Growing up, I never had a really good baseball coach, but there was one thing that one of my Little League coaches said to me that really stuck.
When I was 11 years old, Coach Dan told us that when he was a kid in the 1950s, he played on the very same baseball fields that we were playing on. He said, “Back then, we were hitting home runs left and right. Way more than you guys! Even 10-year-olds. And we didn’t have these aluminum bats. We had regular old wood bats and we were still hitting home runs outta here.”
That season, no one on our team hit a home run. No one even got close. In fact, I can only remember one guy in the whole league, Corey Jones, who hit a few home runs that season, and he was by far the biggest, scariest, most-athletic kid in the league.
So why was it that Coach Dan and his buddies were able to hit home runs with crappy wood bats and dead baseballs back in the 50s, and there we were with new baseballs, brand-new aluminum bats, and we couldn’t do it? Not even in BP?
Back when Coach Dan played baseball as a kid, all those guys had to swing big, heavy wooden bats. Let’s contrast Coach Dan’s days with the youth baseball players of today:
Did the heavier bat do the work for them? In other words, was there simply more inertia behind the heavier wood bat? At first glance, one might think so, but when you look at the pop that today’s aluminum and composite bats have – especially before the USA Bat regulations came out – that theory goes out the window. Plus, the kid has to have the strength to swing that heavy bat fast enough for that added inertia to make that much difference.
In Coach Dan’s day, each kid had to use his entire body to swing those heavy, solid-wood bats. That was the key. In order to do that, kids either had to develop the proper strength and swing mechanics early on to be able to swing those heavy, wood bats or else they just weren’t cut out to play baseball. That was the difference: developing the strength and swing mechanics early on with heavy bats in order to generate life-long skills that would provide optimal contact and power.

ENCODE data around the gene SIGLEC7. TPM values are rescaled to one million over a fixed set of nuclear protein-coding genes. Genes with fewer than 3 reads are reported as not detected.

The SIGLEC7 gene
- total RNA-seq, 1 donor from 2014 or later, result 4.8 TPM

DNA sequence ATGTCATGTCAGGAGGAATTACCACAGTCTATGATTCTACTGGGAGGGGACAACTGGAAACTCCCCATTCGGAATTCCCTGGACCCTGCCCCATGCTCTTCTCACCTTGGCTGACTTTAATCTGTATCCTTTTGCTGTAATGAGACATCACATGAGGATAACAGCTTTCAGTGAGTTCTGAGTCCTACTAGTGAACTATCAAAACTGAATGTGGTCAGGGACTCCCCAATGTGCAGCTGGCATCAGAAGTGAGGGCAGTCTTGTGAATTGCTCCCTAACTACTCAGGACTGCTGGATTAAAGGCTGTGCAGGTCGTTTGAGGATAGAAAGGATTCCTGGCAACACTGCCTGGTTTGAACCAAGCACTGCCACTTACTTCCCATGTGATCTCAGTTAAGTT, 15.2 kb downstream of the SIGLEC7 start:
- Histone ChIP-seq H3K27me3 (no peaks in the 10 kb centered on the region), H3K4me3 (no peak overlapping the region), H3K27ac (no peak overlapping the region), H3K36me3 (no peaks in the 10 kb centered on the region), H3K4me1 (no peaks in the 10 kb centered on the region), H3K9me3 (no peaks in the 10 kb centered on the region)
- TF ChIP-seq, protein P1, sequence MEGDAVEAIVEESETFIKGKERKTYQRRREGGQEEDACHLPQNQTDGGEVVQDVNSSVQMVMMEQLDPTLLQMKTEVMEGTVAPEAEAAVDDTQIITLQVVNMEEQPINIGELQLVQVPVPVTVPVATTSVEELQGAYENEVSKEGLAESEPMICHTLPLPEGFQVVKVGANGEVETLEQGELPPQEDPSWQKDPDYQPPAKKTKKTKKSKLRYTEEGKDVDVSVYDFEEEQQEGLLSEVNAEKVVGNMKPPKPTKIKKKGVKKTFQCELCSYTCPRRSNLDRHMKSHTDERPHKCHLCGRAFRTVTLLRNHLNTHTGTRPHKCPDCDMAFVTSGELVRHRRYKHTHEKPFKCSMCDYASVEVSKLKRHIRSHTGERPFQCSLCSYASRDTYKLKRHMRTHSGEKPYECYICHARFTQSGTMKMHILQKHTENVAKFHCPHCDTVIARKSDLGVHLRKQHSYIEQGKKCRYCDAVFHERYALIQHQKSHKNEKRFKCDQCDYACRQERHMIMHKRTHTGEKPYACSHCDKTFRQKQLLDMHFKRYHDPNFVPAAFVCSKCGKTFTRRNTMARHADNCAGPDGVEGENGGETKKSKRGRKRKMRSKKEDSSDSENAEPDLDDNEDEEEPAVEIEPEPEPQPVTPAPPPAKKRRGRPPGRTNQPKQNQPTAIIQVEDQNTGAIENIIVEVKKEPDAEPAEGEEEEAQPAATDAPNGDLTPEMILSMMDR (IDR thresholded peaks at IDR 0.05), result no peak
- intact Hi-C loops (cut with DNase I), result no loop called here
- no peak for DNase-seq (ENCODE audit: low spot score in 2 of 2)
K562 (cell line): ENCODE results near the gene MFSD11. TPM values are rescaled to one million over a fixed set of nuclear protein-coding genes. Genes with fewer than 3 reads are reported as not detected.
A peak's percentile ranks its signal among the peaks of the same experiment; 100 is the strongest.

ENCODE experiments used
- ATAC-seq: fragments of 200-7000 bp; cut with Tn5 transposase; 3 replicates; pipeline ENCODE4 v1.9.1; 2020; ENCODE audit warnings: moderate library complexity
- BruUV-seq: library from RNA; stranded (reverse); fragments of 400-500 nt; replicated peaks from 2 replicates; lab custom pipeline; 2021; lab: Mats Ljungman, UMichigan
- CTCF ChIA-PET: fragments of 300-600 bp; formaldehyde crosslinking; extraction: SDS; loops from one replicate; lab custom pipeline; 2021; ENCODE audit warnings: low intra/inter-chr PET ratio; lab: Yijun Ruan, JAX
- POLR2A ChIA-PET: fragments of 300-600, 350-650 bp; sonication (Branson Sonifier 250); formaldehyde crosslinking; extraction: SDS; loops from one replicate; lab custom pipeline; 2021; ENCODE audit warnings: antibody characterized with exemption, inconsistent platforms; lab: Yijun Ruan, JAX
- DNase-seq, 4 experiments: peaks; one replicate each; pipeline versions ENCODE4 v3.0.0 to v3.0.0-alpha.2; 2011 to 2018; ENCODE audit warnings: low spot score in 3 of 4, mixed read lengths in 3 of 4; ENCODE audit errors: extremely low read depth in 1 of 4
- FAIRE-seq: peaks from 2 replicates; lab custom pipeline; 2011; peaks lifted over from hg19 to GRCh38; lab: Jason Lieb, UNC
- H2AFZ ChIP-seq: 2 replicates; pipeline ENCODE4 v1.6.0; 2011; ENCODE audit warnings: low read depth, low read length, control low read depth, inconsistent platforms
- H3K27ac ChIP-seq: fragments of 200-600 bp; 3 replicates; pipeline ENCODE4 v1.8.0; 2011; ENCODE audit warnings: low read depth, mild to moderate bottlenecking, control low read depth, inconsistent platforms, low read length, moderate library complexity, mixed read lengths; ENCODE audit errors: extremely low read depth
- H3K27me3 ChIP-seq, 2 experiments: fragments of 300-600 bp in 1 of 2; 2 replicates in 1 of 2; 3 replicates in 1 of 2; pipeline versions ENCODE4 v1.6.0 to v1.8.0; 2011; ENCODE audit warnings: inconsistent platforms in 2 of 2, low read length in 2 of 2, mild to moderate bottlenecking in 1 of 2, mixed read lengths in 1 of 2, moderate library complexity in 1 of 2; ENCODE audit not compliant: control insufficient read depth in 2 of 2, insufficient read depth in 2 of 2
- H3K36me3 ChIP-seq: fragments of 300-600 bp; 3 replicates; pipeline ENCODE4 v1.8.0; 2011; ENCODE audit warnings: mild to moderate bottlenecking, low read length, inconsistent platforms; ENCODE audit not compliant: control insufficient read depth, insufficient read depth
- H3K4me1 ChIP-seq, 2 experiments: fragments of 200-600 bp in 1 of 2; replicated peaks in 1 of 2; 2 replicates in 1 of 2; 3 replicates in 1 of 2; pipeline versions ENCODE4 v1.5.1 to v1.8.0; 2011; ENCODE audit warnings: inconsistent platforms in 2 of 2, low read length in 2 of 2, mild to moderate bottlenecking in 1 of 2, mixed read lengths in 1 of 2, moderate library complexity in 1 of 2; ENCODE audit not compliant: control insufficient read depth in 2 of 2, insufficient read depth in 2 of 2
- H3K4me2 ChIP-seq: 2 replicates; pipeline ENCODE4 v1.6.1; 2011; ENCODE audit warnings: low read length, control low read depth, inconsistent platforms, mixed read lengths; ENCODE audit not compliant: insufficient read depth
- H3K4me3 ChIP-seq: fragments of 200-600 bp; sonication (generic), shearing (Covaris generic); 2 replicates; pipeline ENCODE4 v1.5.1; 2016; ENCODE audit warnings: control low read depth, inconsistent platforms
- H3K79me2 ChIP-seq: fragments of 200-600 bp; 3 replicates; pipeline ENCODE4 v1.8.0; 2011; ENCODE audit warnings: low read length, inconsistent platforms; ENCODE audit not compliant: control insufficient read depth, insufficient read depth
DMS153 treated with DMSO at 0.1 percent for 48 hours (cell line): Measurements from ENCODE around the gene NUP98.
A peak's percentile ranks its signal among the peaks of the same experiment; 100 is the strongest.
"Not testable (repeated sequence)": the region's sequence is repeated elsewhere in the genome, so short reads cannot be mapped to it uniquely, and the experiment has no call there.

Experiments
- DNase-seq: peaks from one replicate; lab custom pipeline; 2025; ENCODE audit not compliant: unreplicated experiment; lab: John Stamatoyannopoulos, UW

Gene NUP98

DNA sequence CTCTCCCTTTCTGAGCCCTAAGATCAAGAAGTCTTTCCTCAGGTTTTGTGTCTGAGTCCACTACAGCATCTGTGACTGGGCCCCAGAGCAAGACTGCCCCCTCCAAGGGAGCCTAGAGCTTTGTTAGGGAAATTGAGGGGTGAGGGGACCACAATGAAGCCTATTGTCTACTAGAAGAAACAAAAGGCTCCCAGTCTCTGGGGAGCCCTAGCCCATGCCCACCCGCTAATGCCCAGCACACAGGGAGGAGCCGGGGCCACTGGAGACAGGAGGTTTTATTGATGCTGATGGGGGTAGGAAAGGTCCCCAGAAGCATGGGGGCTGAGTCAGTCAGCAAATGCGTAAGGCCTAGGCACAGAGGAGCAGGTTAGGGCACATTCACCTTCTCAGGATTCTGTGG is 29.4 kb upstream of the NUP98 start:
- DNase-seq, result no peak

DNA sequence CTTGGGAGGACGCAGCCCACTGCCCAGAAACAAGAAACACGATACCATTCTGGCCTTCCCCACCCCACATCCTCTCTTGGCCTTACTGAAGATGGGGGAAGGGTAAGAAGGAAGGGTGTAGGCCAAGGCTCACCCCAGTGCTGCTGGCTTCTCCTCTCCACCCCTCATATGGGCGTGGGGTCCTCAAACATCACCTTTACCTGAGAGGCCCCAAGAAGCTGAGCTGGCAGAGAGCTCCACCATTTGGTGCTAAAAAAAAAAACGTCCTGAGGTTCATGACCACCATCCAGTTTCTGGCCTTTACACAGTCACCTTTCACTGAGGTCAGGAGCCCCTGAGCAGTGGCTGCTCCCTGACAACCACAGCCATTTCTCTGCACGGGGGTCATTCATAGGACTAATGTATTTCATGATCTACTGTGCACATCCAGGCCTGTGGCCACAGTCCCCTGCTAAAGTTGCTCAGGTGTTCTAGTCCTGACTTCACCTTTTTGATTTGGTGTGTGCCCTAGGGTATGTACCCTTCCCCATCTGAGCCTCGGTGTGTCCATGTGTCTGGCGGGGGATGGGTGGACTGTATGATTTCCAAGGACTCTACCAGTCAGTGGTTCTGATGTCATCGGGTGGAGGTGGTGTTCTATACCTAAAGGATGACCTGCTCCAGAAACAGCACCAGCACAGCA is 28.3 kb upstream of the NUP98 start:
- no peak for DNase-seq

Now that I’ve been coaching youth baseball for about a decade, I can’t tell you how many kids I’ve seen who are content to swing the bat using primarily their hands and arms because 1) it’s easier to do, and 2) they still get positive results from it because the bats have so much pop. As my players can all attest to, I’ve tirelessly stressed the importance of using their feet, legs, hips and torso to swing the bat, no matter how light the bat may be.
Now that some of those kids have aged out of youth baseball, many of them who didn’t develop the proper swing mechanics couldn’t make the cut at the high school baseball level. Maybe they were good fielders, maybe they could steal bases, but they couldn’t transition from a drop -10 bat quickly enough to the high school BBCOR standards of a drop -3 weighted bat (7 ounces heavier than what they’ve been swinging their entire lives).
Swinging a heavier bat as early as a player can is the best way to get him to be able to play and excel at the high school level. While it’s tempting to use those light bats with all that pop for immediate gratification, in the long run, it makes it harder for those players to advance. While we may not always recommend a kid uses a wood bat in games (although there’s nothing wrong with it), we do recommend using a wood bat in batting practice and even in the on-deck circle before an at bat.
Lastly… thanks to Coach Dan, wherever you may be. You probably didn’t think that would be what stuck with your youth players back then, but it stuck with me and it has made a big difference.
High School and College players: check out our weighted training bats.
Youth Baseball players: check out our Solid Maple Skinny-Barrel contact training bats.
Also check out our solid maple game bats
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Big Lumber Baseball Blog
If you're gonna swing a wood bat, you should also read our Baseball Blog, focused mainly on hitting and helping baseball coaches.